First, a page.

Climate activists took to the streets in San Francisco again today, shutting down several adjoining blocks in the Financial District and blocking access to the offices of major banks.
Beginning at 7 a.m., activists stood in the streets to block cars on Montgomery Street between Pine and Sacramento streets and California Street from Sansome to Kearny streets. Traffic was backed up throughout the area.
Protesters said they were targeting those blocks because of their high concentrations of big banks that support fossil fuel companies, including Wells Fargo, Chase and Bank of America.
Protesters physically blocked the entrances to the banks, preventing employees from entering. They said they plan to remain in place until 5 p.m.
The protest was part of a week of action that began with last Friday’s Climate Strike, which saw thousands of youth marching down Market Street to demand action on climate change. Actions are set to continue through this Friday, September 27.
Today's strike was organized by a coalition of climate-related groups, including Idle No More SF Bay, Diablo Rising Tide, 1000 Grandmothers, Society of Fearless Grandmothers and Extinction Rebellion SF Bay.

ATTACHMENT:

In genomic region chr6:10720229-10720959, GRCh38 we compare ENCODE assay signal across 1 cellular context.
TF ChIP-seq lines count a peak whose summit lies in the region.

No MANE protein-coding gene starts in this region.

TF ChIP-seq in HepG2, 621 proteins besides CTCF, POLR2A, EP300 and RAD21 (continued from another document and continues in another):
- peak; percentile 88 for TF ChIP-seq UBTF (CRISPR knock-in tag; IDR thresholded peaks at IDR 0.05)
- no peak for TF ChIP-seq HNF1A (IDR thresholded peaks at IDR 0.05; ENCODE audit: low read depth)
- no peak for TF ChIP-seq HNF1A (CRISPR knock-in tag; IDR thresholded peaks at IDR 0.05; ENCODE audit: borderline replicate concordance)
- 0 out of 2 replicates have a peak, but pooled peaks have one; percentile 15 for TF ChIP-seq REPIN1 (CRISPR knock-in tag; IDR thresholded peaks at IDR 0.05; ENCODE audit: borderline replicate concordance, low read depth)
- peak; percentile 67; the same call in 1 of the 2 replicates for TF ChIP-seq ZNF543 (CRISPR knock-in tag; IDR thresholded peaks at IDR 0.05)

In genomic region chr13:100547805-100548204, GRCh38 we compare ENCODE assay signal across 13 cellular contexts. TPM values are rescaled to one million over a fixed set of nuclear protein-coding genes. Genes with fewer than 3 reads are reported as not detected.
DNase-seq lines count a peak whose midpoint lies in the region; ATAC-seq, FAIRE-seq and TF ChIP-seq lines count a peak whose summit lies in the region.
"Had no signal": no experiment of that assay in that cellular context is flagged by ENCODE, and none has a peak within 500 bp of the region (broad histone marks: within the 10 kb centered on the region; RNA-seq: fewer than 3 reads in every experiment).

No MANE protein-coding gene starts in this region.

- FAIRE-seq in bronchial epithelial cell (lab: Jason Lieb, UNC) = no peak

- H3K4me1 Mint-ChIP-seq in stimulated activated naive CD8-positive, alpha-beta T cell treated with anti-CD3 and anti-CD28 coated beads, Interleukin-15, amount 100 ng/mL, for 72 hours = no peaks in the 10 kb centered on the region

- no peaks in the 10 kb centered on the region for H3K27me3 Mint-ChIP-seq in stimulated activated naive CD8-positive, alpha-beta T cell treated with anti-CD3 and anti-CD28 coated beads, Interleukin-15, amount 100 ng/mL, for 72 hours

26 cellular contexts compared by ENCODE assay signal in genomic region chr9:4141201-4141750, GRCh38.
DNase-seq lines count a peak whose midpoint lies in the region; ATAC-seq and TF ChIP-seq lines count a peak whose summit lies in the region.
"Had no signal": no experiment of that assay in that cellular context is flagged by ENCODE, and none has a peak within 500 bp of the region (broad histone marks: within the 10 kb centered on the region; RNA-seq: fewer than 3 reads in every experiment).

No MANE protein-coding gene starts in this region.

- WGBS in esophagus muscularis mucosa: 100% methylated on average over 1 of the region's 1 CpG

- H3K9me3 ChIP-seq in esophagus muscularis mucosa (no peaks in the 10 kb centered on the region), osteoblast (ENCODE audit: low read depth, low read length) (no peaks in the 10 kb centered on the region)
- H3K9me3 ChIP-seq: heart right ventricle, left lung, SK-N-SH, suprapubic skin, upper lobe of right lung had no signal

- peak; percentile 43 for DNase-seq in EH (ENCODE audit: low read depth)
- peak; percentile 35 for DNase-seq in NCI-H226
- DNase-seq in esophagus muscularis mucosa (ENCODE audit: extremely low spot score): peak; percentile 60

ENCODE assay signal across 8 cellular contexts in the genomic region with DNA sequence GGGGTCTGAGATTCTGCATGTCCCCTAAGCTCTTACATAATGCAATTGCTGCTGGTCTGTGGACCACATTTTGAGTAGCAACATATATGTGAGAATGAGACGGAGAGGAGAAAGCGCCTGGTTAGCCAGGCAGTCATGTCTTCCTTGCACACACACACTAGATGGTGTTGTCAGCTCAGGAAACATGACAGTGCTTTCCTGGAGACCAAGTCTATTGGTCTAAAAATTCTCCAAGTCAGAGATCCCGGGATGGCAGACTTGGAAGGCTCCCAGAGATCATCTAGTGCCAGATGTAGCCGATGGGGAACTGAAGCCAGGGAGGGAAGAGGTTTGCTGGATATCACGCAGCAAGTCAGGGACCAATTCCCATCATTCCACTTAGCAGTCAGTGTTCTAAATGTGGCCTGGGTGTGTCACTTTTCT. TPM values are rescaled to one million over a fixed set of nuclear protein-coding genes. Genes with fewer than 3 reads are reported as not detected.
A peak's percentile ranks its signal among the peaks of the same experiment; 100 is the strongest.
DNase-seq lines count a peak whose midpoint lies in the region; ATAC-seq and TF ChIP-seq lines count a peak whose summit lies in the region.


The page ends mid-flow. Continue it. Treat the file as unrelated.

“This was in conjunction with the Climate Strike that happened on Friday,” Isabella Zizi of Idle No More SF Bay said. “It was really the call to action that started with the youth, and we decided to just up it a little bit and invite more of the adults to take the initiative.”
The protest was peaceful, with participants gathering along Montgomery Street to play music and paint murals.
A Wells Fargo employee, who did not want to be identified, said she was not impressed with the strike. Frustrated after being blocked from entering her office building, she said she was upset that there had been no prior notification.
“I’m all for the cause,” she said, “but when that happens, that makes me not for the cause.”
Protester Megan P., a San Francisco resident, participated in the action and handed out fliers.
She said the climate crisis makes her worry about the future. “I have a lot of anxiety about it,” she said, “so instead of being really worried and sitting at home, I’m out trying to spread the word.”
Megan said she faced some negative reactions from passerby, including one woman who grabbed a flier and ripped it up. Overall, though, she said that passerby were generally positive, with supportive honks from drivers and a few high-fives.
The strike is scheduled to last through 5 p.m. today.
Here are more scenes from today’s climate strike: